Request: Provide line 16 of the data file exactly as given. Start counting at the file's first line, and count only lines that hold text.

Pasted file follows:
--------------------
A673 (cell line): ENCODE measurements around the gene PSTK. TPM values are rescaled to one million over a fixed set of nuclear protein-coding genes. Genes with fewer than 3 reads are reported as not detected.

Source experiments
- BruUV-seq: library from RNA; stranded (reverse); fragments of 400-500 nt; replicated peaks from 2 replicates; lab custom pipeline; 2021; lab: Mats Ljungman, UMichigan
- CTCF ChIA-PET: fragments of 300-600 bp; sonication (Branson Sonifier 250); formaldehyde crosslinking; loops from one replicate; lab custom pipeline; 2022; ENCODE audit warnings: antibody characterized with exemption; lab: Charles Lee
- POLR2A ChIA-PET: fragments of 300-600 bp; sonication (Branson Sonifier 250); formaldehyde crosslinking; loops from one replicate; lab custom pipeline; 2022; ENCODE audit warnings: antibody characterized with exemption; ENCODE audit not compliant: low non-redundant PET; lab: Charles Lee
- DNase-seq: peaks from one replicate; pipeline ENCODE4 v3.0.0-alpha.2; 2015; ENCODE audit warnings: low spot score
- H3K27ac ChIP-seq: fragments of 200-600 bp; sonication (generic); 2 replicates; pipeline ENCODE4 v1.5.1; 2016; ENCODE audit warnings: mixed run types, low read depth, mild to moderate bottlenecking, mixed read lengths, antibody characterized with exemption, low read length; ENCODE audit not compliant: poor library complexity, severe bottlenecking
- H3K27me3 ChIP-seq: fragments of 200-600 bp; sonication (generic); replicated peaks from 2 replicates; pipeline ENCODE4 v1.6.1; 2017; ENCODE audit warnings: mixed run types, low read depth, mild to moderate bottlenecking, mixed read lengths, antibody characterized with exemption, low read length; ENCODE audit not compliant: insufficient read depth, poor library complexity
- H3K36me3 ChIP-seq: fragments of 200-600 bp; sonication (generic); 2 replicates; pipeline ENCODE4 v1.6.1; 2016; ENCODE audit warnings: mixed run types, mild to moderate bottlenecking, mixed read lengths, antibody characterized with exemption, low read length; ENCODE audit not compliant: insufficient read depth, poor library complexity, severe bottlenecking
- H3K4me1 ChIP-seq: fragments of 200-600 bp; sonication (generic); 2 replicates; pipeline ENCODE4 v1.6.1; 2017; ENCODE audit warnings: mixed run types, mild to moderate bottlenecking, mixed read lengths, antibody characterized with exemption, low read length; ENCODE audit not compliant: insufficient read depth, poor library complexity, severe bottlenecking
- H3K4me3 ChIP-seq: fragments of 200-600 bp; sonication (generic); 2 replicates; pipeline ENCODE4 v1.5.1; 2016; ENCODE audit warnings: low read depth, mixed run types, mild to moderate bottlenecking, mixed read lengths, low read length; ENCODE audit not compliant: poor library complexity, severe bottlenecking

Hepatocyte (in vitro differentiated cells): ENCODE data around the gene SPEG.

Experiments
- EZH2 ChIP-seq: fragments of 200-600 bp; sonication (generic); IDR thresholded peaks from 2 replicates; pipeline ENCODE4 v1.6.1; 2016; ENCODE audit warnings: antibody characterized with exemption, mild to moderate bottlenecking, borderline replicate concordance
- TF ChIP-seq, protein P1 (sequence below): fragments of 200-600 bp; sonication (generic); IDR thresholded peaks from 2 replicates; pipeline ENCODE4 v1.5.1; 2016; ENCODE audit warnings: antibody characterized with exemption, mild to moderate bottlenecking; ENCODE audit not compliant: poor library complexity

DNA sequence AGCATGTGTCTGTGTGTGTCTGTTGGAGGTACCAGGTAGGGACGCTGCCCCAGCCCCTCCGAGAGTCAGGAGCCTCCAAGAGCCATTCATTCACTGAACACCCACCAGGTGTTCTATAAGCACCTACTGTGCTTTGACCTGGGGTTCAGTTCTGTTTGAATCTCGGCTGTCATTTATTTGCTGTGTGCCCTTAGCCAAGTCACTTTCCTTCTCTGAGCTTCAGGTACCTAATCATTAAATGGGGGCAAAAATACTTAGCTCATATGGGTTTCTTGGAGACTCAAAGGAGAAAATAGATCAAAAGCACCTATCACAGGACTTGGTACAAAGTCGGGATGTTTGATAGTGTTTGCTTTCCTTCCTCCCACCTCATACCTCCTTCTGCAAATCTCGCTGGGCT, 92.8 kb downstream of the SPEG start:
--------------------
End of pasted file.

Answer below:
DNA sequence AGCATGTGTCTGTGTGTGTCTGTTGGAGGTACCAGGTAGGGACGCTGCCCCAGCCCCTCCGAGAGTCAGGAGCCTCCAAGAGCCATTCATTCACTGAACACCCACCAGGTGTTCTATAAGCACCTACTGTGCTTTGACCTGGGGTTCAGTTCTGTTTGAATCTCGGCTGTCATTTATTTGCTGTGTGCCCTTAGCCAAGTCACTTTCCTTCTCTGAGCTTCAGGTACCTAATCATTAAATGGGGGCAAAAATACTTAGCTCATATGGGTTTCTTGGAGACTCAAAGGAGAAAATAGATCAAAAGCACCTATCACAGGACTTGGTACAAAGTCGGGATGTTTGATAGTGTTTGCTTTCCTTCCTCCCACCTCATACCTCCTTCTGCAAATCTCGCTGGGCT, 92.8 kb downstream of the SPEG start: